Reader Questions Answered The Basics

System Back-Testing and Indicative Forex Data

Frequent emailer and commenter Rod sent me another good question yesterday, on the subject of trading system back-testing.

I want to backtest a strategy on some forex pairs. The timeframe would be 1 day, so I would be using EOD data. In this situation, how bad of a mistake, if at all, is it to rely on indicative data? If my forex broker cannot provide a historical database, what options do I have for a reliable test?

The difference between forex data and that provided by exchanges is an important one which a lot of folks don’t really appreciate. Exchange data is most traded price, meaning where actual transactions took place. Spot forex data is indicative price, which is the bid and/or offer where transactions could have taken place (but also may not have done).

Contrary to what Rod fears, using indicative prices is actually more realistic than using traded price. Why? Because you can be more accurate with where your fills would be. You don’t have to leave room for slippage they way you do testing something like stocks or futures where you don’t necessarily know what the bid/ask is. You know the price you could sell at (bid) and the price you could buy at (offer) – or at least one side of that with the ability to fairly easily determine the other in most cases.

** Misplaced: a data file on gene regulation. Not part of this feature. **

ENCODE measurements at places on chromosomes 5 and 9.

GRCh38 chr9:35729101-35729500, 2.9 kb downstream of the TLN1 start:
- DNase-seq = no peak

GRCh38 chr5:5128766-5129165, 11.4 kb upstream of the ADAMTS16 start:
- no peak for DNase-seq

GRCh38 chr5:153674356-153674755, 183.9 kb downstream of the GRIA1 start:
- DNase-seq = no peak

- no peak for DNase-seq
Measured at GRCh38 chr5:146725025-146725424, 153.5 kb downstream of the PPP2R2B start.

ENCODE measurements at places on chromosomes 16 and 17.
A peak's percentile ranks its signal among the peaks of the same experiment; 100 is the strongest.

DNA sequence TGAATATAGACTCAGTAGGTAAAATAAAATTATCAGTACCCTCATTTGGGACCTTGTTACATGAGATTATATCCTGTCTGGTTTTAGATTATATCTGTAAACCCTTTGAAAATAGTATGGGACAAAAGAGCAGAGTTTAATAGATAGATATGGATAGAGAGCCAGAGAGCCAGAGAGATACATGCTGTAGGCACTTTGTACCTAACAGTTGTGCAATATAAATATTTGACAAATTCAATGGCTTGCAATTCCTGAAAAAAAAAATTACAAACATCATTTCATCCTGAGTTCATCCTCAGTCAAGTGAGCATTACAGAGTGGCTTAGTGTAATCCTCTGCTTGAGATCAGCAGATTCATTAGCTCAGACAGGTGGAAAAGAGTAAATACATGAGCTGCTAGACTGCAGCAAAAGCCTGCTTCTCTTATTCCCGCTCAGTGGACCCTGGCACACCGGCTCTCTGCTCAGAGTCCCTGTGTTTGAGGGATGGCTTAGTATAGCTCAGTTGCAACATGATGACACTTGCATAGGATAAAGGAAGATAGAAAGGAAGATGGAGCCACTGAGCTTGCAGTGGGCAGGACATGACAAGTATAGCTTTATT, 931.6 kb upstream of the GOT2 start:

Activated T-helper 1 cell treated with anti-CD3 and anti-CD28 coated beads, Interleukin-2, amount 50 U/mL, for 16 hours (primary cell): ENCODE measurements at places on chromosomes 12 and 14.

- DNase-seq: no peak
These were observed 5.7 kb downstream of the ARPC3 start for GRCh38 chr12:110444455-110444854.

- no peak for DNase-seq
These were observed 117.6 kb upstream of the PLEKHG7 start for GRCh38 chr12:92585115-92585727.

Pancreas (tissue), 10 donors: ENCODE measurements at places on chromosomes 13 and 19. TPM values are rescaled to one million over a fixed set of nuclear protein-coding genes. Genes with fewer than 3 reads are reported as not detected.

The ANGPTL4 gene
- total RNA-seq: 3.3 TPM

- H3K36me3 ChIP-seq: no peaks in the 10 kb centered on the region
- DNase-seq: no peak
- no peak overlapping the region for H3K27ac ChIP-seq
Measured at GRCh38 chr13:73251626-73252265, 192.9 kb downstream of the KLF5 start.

The issue, however, is what data source you use. Ideally you want to be testing using the prices from the broker through whom you’ll be trading. This may not be as big a deal for EOD type trading, but for intraday trading the little variances between the prices of different sources could make a big difference.

By John

Author of The Essentials of Trading